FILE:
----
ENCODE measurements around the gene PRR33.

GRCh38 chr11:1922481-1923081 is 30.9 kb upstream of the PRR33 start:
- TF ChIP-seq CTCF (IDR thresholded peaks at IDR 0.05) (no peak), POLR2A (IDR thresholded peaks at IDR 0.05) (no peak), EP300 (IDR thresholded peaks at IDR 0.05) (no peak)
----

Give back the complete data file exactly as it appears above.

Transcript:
ENCODE measurements around the gene PRR33.

GRCh38 chr11:1922481-1923081 is 30.9 kb upstream of the PRR33 start:
- TF ChIP-seq CTCF (IDR thresholded peaks at IDR 0.05) (no peak), POLR2A (IDR thresholded peaks at IDR 0.05) (no peak), EP300 (IDR thresholded peaks at IDR 0.05) (no peak)